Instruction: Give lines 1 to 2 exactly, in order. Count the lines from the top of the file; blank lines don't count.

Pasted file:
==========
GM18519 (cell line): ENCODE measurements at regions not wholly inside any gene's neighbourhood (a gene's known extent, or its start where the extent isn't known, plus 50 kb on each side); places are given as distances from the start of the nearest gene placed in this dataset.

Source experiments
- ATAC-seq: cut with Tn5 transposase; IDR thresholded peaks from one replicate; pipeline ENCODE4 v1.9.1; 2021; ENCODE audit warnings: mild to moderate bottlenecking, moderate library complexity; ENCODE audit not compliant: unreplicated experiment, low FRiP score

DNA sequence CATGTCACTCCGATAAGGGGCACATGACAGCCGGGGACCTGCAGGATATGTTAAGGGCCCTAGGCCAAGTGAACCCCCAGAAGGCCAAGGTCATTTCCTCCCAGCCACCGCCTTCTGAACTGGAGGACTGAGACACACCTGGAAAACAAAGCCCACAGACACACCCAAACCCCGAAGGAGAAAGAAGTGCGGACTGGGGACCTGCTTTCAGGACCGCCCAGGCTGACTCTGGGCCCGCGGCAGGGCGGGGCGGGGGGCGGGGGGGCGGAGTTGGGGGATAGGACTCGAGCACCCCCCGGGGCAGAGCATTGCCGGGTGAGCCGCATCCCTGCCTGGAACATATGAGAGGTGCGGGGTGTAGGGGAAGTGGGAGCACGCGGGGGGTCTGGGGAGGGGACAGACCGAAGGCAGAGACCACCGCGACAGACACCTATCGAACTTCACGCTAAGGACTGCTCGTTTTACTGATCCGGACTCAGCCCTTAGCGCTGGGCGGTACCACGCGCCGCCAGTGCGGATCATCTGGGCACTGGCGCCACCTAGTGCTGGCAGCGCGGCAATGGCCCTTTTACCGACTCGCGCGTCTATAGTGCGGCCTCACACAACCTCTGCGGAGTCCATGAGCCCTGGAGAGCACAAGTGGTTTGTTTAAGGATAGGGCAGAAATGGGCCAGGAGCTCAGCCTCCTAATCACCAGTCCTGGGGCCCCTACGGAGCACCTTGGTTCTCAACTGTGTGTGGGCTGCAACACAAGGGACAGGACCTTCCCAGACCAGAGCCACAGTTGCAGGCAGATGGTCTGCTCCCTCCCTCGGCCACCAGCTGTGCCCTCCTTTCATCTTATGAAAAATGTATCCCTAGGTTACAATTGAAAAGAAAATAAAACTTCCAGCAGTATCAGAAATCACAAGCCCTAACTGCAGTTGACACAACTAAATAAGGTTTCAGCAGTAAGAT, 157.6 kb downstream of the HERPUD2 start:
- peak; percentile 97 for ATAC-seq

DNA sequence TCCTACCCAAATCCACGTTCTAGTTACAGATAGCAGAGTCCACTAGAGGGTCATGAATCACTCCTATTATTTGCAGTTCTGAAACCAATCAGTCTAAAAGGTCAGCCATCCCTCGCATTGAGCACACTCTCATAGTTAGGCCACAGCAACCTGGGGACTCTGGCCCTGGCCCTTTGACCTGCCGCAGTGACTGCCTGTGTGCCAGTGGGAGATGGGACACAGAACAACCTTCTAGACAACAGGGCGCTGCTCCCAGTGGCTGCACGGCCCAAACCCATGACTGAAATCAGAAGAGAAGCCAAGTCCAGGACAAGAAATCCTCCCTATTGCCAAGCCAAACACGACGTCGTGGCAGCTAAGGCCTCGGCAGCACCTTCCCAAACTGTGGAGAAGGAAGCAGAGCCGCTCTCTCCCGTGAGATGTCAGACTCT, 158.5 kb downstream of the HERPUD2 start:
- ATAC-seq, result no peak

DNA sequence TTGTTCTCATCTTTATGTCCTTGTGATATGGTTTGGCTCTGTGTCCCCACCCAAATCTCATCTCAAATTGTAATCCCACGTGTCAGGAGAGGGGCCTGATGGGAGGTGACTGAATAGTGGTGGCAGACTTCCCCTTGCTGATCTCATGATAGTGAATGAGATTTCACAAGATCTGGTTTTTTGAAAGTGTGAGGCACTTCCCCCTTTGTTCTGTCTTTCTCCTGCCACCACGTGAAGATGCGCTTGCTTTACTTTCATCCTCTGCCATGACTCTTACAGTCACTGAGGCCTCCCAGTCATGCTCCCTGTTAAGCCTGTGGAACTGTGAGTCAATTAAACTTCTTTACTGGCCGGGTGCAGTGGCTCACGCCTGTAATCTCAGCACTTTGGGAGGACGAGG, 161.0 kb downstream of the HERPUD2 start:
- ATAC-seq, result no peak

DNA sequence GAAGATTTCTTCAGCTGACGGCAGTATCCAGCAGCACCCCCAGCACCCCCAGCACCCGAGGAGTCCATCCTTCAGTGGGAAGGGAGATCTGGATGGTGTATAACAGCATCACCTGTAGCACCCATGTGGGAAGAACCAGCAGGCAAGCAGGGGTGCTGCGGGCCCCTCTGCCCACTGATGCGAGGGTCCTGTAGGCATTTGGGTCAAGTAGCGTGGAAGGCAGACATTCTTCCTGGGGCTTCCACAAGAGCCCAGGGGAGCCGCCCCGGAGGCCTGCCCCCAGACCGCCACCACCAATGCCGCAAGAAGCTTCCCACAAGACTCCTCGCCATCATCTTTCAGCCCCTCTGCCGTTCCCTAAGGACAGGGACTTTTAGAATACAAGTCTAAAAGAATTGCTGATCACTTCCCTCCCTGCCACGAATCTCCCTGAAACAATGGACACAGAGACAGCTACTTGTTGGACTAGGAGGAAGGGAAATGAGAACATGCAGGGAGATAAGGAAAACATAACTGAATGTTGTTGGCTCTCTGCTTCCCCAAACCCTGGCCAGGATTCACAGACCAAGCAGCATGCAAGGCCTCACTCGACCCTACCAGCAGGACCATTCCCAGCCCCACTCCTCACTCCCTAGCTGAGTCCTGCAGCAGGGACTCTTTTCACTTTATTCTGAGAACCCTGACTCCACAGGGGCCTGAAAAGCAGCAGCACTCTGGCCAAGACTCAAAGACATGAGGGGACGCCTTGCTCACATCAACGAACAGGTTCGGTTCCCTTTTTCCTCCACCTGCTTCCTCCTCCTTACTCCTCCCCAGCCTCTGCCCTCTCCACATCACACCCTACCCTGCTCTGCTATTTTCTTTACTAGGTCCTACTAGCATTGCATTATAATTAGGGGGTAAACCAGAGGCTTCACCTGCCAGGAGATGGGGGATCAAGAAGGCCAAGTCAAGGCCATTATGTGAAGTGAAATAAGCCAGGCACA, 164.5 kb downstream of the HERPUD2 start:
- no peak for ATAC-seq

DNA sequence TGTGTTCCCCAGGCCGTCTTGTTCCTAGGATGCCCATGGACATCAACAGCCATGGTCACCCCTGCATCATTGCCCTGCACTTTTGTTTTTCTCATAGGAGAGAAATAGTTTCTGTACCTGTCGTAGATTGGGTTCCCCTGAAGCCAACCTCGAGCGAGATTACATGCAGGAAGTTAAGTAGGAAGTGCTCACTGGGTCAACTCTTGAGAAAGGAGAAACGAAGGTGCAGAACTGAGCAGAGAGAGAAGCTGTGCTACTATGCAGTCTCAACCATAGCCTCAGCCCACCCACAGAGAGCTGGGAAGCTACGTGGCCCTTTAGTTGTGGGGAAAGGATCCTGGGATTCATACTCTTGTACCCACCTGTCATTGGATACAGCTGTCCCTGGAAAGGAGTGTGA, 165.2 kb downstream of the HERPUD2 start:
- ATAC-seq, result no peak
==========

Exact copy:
GM18519 (cell line): ENCODE measurements at regions not wholly inside any gene's neighbourhood (a gene's known extent, or its start where the extent isn't known, plus 50 kb on each side); places are given as distances from the start of the nearest gene placed in this dataset.

Source experiments